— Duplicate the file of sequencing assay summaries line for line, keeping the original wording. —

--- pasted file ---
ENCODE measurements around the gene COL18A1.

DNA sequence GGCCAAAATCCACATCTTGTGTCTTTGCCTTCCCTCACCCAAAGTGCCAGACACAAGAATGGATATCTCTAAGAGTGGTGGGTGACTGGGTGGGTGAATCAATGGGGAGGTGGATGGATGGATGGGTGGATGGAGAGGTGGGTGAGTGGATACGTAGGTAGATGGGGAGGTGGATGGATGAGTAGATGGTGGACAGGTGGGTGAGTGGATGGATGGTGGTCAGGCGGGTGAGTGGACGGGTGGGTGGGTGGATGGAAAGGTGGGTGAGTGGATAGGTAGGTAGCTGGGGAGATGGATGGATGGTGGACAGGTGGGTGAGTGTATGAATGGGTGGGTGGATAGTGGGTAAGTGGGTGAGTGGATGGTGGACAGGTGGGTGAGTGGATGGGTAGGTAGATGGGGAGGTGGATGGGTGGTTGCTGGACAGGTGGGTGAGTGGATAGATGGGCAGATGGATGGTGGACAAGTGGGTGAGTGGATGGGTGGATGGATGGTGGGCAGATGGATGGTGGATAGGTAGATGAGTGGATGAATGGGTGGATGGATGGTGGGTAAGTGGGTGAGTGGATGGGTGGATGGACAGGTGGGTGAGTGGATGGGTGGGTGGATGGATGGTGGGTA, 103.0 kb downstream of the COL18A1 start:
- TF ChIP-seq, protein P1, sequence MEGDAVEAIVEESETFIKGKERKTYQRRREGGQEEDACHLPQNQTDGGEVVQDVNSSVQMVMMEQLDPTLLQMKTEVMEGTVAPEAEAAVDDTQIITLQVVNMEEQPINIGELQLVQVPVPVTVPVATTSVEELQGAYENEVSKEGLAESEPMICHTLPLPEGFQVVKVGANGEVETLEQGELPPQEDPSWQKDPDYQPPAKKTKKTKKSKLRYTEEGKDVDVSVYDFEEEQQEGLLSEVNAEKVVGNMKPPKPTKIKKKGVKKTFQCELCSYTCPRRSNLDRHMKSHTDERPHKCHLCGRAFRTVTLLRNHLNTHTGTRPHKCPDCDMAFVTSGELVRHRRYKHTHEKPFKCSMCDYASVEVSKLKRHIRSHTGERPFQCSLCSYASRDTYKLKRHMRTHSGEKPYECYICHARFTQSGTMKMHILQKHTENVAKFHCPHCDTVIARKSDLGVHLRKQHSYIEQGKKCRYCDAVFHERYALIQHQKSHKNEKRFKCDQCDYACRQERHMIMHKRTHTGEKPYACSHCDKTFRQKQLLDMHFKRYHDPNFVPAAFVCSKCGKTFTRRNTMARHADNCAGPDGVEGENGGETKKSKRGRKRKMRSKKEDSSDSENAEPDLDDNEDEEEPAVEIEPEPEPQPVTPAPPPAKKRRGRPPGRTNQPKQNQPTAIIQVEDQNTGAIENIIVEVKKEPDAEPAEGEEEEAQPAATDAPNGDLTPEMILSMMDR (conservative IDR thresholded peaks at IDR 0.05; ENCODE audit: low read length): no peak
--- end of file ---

ENCODE measurements around the gene COL18A1.

DNA sequence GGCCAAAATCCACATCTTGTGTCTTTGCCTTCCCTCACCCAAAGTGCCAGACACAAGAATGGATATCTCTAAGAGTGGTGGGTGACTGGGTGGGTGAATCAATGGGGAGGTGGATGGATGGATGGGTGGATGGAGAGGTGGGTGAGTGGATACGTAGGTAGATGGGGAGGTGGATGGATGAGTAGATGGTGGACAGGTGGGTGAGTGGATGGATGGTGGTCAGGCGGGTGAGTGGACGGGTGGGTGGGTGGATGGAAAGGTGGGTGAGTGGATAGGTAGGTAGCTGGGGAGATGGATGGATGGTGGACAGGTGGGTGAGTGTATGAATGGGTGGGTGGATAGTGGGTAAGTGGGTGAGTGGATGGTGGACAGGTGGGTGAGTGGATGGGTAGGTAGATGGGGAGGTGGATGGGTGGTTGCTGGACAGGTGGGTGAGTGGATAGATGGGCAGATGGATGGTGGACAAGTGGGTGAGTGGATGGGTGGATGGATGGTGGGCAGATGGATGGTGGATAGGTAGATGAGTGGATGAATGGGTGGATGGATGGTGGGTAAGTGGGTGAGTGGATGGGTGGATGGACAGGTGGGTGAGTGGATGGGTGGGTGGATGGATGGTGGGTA, 103.0 kb downstream of the COL18A1 start:
- TF ChIP-seq, protein P1, sequence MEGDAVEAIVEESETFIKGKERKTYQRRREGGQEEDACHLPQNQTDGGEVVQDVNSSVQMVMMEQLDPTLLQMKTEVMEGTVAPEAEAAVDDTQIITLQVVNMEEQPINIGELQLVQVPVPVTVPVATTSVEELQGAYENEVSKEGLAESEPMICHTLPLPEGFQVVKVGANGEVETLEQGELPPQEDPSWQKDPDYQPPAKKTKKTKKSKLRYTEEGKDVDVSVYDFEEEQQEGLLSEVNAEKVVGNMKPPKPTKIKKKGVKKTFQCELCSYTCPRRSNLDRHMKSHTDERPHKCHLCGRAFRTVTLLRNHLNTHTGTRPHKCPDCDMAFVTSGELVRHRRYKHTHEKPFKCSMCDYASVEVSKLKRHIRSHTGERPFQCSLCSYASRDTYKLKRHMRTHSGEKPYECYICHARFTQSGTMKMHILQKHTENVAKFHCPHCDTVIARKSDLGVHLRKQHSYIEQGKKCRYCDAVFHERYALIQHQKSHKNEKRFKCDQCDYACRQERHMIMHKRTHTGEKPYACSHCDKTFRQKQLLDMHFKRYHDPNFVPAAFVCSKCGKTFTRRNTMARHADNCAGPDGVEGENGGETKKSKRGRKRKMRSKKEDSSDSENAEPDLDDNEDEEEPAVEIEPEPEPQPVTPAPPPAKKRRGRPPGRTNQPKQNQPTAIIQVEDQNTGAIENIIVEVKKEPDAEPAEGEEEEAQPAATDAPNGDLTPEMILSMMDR (conservative IDR thresholded peaks at IDR 0.05; ENCODE audit: low read length): no peak